Can't We Just Forgive and Forget?
Introduction: Forgiveness is a subject that comes up quite a bit in marriage. Offenses are common, and the offender usually wants to be forgiven. But the offended is usually reluctant to forgive, particularly if the offender hasn't learned anything from the ordeal.
But if forgiveness is difficult, forgetting can be downright impossible for many spouses. How can people be expected to forget some of the most painful experiences of their lives?
I approach the subject of forgiveness from the perspective of someone (me) who believes in forgiveness, but also believes that marriage should be fair. Since, in many cases, forgiveness is unfair, what should be done? As you will see in my responses to the three letters I've chosen, I support just compensation for some marital offenses, so I don't always recommend forgiveness. It should be an encouragement to those of you who have been feeling guilty about being unable to forgive and forget. But, at the same time, it should also encourage offenders, because the compensation I propose will earn you a terrific marriage, and it won't hurt at all.
Dear Dr. Harley,
My husband had an affair a year ago, and since then I have not felt the same toward him because of his betrayal and my loss of trust. I want to move forward in this relationship, but I'm having a very difficult time forgiving him. I believe, as you do, that honesty is essential in marriage, but my husband does not. As a result, he continues to lie to me about his behavior, and I continue to discover "bombs" that further explain the absolute wretchedness of his affair.
I'd prefer for him to be honest and get it over with so I can begin the healing process, but after a year of emotional turmoil, my focus has changed somewhat. My inability to forgive is eating me up and I need to get better. I've read your columns and I don't find specific advice on how to forgive. Are there steps I can do on my own to resolve this terrible pain?
Forgiveness is something I believe in with all my heart. I forgive others and have been forgiven many times. God wants us all to be forgiving just as he has forgiven us.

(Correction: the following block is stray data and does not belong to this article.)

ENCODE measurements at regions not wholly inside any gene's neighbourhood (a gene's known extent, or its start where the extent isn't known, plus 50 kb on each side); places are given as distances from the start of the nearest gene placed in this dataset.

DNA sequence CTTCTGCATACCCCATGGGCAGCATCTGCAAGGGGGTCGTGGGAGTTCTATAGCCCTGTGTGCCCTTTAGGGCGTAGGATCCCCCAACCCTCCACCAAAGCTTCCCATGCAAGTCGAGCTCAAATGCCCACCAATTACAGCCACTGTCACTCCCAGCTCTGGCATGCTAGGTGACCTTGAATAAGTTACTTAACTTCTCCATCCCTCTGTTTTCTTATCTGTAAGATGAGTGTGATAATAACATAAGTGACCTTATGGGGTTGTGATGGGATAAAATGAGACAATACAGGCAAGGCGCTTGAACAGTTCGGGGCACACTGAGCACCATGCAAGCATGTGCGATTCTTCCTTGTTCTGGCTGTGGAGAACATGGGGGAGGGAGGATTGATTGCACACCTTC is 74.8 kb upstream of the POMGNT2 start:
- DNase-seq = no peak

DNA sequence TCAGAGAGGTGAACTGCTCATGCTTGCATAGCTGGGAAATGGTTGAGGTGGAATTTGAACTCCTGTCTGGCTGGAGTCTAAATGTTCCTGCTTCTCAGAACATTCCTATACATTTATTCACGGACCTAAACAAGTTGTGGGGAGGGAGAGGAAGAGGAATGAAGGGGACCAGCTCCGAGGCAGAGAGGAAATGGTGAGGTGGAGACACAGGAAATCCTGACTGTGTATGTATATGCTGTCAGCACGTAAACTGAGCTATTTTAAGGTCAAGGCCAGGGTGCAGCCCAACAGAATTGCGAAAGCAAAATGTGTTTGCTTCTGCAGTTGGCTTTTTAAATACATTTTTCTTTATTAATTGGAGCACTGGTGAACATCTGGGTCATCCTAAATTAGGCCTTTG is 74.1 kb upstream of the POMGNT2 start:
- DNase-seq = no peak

And, as you have noticed, when you don't forgive someone, it can "eat you up." It's not healthy to keep resentment bottled up inside of you.
The vast majority of couples I counsel who have been through the horror of an affair, have better marriages after the affair than before. It's because the affair jolts them into recognizing the need for building an affair-proof marriage, and the safety precautions they use help them create compatibility and love. But has the offended spouse forgiven the offender in these marriages? Yes and no.
First let's try to understand what forgiveness is. One illustration is telling a person who owes you $10,000 that he won't have to pay you back. You "forgive" the debt. In other words, forgiveness is eliminating a obligation of some sort.
But we generally don't think of money when we think of the need of forgiveness. Instead, we are concerned about inconsiderate behavior that has caused us great pain and suffering -- the pain that an affair causes, for example. Forgiveness in these situations means thinking about the person as if the offense never took place. That is extremely difficult to do. The offended spouse usually thinks, what can he or she do to make it up to me. How can I be compensated for the pain I've suffered.
To make matters worse, whenever a wayward spouse sees me for counseling there is rarely regret and rarely a willingness to compensate the offended spouse. They usually ask to be forgiven, but that doesn't mean he or she is deeply remorseful. It usually means that he or she doesn't want us to bring up the subject anymore, or require a change in behavior. In other words, the wayward spouse wants the pain suffered by the offended spouse to be ignored or forgotten. Like a $10,000 debt, they want it forgiven, and then they want to borrow another $10,000.